And this is exactly what Anita Rufus and I discussed on the air. The role of a military spouse in supporting the husband (or today, the wife) in uniform.

In 1970 there were numerous expectations of how we officers’ wives would act in supporting our husbands. Probably today the expectations are somewhat looser. (I’ve heard of one current Navy officers’ wives club that is an officers’ wives and girlfriends club. I can’t imagine that when I was a Mrs. Lieutenant.)

In my day we had very specific rules and regulations we followed, which we first learned from social functions organized by the wives of more senior officers. In fact, I wrote about my indoctrination into how to be a proper army officer’s wife in my post yesterday to the blog BACKSTORY: Where authors share secrets, truths, logical and illogical moments that sparked their fiction or memoirs. Brought to you by M.J. Rose and Jessica Keener.

You can click on this link to read about the beginning of my time as a military spouse. In the meantime, I salute all the military spouses today on the occasion of Military Spouse Appreciation Day.

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Thursday, May 8, 2008

I Became a Mrs. Lieutenant 38 Years Ago Today

I had planned to write this post about my interview yesterday by Anita Rufus of the Anita Rufus Show, KNewsRadio, Palm Springs. (And I will get to that interview.) Yet, as I typed today’s date for my own records, I realized that my husband officially began active army duty 38 years ago today.

After all this time I can’t remember how I felt the first time Mitch left our furnished apartment in Muldraugh, Kentucky, to be officially on active duty. Instead, here’s what Sharon Gold thinks of her husband Robert’s first day of Armor Officers Basic (AOB) on May 13, 1970, in my book MRS. LIEUTENANT: A SHARON GOLD NOVEL:

He'll be putting on his uniform, checking one last time, she knows, that his boots are shined, his insignia pinned on correctly.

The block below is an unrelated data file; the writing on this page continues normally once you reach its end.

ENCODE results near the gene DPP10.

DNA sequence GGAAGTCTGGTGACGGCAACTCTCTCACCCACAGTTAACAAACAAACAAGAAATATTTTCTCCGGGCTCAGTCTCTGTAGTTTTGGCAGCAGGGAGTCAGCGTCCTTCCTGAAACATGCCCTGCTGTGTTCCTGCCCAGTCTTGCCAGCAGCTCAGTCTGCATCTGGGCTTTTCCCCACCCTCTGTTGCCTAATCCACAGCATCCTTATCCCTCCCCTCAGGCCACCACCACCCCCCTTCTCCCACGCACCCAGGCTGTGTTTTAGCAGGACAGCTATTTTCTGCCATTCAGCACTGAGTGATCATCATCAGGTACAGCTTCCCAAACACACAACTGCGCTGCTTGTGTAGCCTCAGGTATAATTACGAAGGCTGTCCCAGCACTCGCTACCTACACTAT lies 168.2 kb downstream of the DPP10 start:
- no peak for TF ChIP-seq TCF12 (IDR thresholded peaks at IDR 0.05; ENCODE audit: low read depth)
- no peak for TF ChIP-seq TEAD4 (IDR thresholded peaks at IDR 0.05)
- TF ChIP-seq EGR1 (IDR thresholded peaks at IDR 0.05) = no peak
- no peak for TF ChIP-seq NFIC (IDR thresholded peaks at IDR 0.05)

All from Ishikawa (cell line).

She’ll write in her journal today, she tells herself. She hasn’t written anything – the pages all virgin white. Yet today she’ll record her feelings of watching her husband leave to become part of the war machinery.

Robert reemerges from the bedroom in his uniform, carrying his uniform hat, and stands in front of her for inspection. She wants to say "good luck." The words stick in her throat – don't these words imply the opposite is feared? She says: "You look terrific."

And he does look terrific if you like men in uniforms.

He kisses her good-bye at the front door. She stands on the balcony and watches him down the stairs to the car. He waves and mouths "I love you." Then he's gone.

She is without wheels and all alone.

Yet, as I told Anita Rufus in the radio interview, I was not all alone for long. Although the army hadn’t told the AOB class members they could bring their wives nor was housing provided for married officers attending AOB, it turned out that there was a “training” program for the wives of the new officers so we could learn how to be a proper officer’s wife.

Check out my website at and click on the section ORIGINAL ARMY DOCUMENTS. Then if you click on AOB WIVES MAY 19 INVITATION, you’ll see the actual invitation that I received for my first “official” social obligation. And in my next post I’ll talk more of what Anita Rufus and I discussed in the radio interview yesterday: the rules and expectations for the wife of an army officer during the era of the Vietnam War.

Here’s just one excerpt from Mary Preston Gross’ booklet “Mrs. Lieutenant” (Third Edition): “…it is true that a wife has no rank, but she does have position created by her husband’s rank, which is respected and accepted by Army custom.”

Yes, 38 years ago today, I became a Mrs. Lieutenant.

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Wednesday, May 7, 2008

Recommended Books About Vietnam Era

Having recommended movies about the Vietnam era, I want to now recommend two books about that era in addition to my just-released book MRS. LIEUTENANT: A SHARON GOLD NOVEL.

One recommended book is Tim O’Brien’s GOING AFTER CACCIATO a fantastical novel that begins in Vietnam and leads out of the morass of war. There supposedly will be a movie based on this book someday. But don’t wait for the movie if you’re interested in the story.